List of Iranian dynasties and countries
The following is an incomplete list of historical dynasties which were at some time Iranian or the country they ruled were Iranian-speaking and of modern countries with significant Iranian populations or with an official Iranian language. The Iranians comprise the Persians, Medes, Scythians, Kurds, Bactrians, Pashtuns, Tajiks, Baloch, Parthians, Sarmatians, Alans, Ossetians, Cimerians, and much more.
Federal subjects of Russia
Historical confederation of tribes and Iranian dynasties
- The Pahlavas
- Bulgars (usually considered Turkic but possibly containing Iranian elements)
Direct Iranian dynasties
- Medes (ca. 678 BCE–549 BCE) of Median origin
- Achaemenid Empire (550–330 BC) of Persian origin
- Atropatene (320s BC–3rd century AD) of Persian origin
- Parthian Empire (247 BC–224 AD) of Parthian origin
- Indo-Scythians (200 BCE–400 AD) of Scythian origin
- Indo-Parthian Kingdom (12 BC–before 100 AD?) Of Parthian origin
- Sasanian Empire (224–651) of Persian origin
- Afrighids (305–995) of Khwarezmian origin
- Dabuyid dynasty (642–760) Of Persian and Tabari origin
- Masmughans of Damavand (650–760) Of Parthian origin
- Bavand dynasty (651–1349) Of Parthian origin
- Paduspanids (665-1598) of Persian and Tabari origin
- Qarinvand dynasty (7th-century–11th-century) of Parthian origin
- Justanids (791-974) of Dailamite origin
- Shirvanshah (1207-1607) originally of Arab origin, but speedily Persianized within their culturally Persian environment.
- Samanids (819–999) of Persian origin
- Tahirid dynasty (821–873) of Persian origin
- Banijurids (848-908) of Persian origin
- Saffarid dynasty (861–1003) of Persian origin
- Sajid dynasty (889/890–929) of Sogdian origin
- Farighunids (10th century-1010) of Persian origin
- Sallarid dynasty (919–1062) of Dailamite origin
- Ziyarid dynasty (931–1090) of Dailamite origin
- Banu Ilyas (932–968) of Sogdian origin
- Buyid dynasty (934–1055) of Dailamite origin
- Shaddadids (951–1174) of Kurdish origin
- Ma'munids (995–1017) of Khwarezmian origin
- Kakuyids (1008–1141) of Dailamite origin
- Ghurid Dynasty (1011–1215) of Tajik origin
- Nasrid dynasty (Sistan) (1029–1225) of Persian origin
- Atabegs of Yazd (1141–1319) of Persian origin
- Ayyubid dynasty (1171–1341) of Kurdish origin
- Mihrabanids (1236–1537) of Persian origin
- Kurt Dynasty (1244-1381) Of Tajik origin
- Afrasiab dynasty (1349-1504) of Iranian
- Safavid dynasty (1501–1736) of Kurdish and Turkic origin
- Zand dynasty (1750–1794) of Luri origin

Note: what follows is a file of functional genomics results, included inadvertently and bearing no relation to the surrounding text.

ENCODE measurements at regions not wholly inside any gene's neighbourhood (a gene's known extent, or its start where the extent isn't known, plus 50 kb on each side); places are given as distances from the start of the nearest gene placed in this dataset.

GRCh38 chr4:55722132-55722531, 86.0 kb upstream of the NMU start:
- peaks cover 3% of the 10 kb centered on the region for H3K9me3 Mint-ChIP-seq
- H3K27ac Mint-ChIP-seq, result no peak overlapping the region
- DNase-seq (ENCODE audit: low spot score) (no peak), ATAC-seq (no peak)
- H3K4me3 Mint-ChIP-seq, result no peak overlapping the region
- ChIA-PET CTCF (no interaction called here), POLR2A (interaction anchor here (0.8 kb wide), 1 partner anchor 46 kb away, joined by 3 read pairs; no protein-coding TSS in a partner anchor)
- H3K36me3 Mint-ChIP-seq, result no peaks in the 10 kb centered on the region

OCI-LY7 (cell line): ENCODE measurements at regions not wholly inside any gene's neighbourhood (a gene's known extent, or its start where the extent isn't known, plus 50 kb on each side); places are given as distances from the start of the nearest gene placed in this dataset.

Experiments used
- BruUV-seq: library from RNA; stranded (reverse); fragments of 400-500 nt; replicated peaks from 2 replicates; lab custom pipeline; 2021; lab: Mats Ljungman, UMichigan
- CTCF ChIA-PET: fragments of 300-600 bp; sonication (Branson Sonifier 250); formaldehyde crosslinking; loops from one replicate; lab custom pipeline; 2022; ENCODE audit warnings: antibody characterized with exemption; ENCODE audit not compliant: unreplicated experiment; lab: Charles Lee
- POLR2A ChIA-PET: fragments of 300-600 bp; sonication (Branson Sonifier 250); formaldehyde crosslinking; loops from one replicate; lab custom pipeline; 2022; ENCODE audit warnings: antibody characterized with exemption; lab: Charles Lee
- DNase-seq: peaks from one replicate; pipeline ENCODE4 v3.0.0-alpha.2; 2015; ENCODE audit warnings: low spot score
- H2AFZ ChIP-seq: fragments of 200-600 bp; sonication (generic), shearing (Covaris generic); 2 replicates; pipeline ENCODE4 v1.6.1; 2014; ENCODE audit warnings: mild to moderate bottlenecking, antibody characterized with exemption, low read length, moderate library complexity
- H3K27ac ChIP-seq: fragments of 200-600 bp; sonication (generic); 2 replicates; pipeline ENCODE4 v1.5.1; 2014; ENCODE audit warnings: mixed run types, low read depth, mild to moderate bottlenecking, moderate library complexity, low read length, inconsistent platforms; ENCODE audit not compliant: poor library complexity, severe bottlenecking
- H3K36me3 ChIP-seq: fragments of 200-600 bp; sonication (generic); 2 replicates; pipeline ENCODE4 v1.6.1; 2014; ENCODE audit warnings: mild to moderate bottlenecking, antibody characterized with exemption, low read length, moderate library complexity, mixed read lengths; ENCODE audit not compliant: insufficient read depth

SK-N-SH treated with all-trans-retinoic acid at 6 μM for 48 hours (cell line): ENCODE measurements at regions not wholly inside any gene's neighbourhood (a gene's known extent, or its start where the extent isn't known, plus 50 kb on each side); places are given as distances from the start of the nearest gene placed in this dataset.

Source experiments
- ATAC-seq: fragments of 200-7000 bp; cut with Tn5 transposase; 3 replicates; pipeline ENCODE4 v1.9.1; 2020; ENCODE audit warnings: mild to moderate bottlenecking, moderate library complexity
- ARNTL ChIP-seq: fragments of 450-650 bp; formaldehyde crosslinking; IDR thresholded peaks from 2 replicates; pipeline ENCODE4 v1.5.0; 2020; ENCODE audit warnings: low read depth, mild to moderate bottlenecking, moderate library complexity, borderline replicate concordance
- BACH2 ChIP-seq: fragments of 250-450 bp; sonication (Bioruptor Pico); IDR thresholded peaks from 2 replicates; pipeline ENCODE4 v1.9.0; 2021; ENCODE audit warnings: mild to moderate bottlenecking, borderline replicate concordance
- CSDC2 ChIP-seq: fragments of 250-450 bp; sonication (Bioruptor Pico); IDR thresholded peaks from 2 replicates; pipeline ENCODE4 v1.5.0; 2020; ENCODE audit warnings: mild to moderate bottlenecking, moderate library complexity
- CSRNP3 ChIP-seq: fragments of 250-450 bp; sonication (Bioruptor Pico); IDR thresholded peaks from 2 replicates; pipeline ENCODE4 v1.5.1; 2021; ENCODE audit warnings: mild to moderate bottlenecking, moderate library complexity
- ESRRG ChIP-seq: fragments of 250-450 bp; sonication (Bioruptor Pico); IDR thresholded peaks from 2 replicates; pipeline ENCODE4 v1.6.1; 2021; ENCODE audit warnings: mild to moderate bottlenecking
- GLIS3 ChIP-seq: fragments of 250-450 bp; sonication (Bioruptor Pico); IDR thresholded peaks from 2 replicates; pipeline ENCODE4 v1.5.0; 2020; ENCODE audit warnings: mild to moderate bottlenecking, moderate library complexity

- Afsharid dynasty (1736–1796) Iranian dynasty of Turkic origin
- Hotaki dynasty (1709–1738) of Pashtun origin
- Talysh Khanate (1747–1826) of Persian origin
- Durrani Empire (1747–1862) of Pashtun origin
- Barakzai dynasty (1826-1973) of Pashtun origin
- Pahlavi dynasty (1925-1979) of Persian origin
Persianate or Turko-Persian states
- Ghaznavid Empire (962–1187) (ruled by a thoroughly Persianized family of Turkic mamluk origin)
- Great Seljuk Empire (1073–1307) (ruled by a predominantly Persian-speaking clan of originally Oghuz Turkic descent. The majority of the population was Iranian.)
- Seljuk Sultanate of Rûm (1077–1307) (A Turko-Persian dynasty of Oghuz Turkic descent.)
- Khwarezmian Empire (ruled by a family of Turkic mamluk origin.)
- Timurid dynasty (1370–1506) (Persianized dynasty of Turko-Mongol origin)
- Mamluk dynasty (1206–90; Persian-speaking)
- Khilji dynasty (1290-1320; Persian-speaking, Turko-Afghan)
- Tughlaq dynasty (1320–1413; Persian-speaking)
- Qutb Shahi dynasty (1518-1687; Persian-speaking)
- Mughal Empire (Built and ruled by the Baburid dynasty of Turkicized Mongol origin, with the adoption of aspects of Persian culture and language).
- Ottoman dynasty (1299-1922) (A Persianate Turkish dynasty which ruled the Ottoman Empire)
- Qajar dynasty (1785–1925) (A Persianized Iranian dynasty of originally Turkic Oghuz descent which ruled Persia).
Former and defunct Iranian governments
- Khanate of Kalat (1666-1955)
- Soviet Republic of Gilan (1920-1921)
- Autonomous Government of Khorasan (1921)
- Kingdom of Kurdistan (1921-1924)
- Kurdistansky Uyezd (1923-1929)
- Republic of Ararat (1927–1930)
- Tajik Soviet Socialist Republic (1929-1991)
- North Ossetian Autonomous Soviet Socialist Republic (1936-1992)
- Republic of Mahabad (1946-1947)
- Talysh-Mughan Autonomous Republic (1993)
- Iranian peoples
- Iranian languages
- Nomadic empire
- Pan-Iranian colors
- List of Kurdish dynasties and countries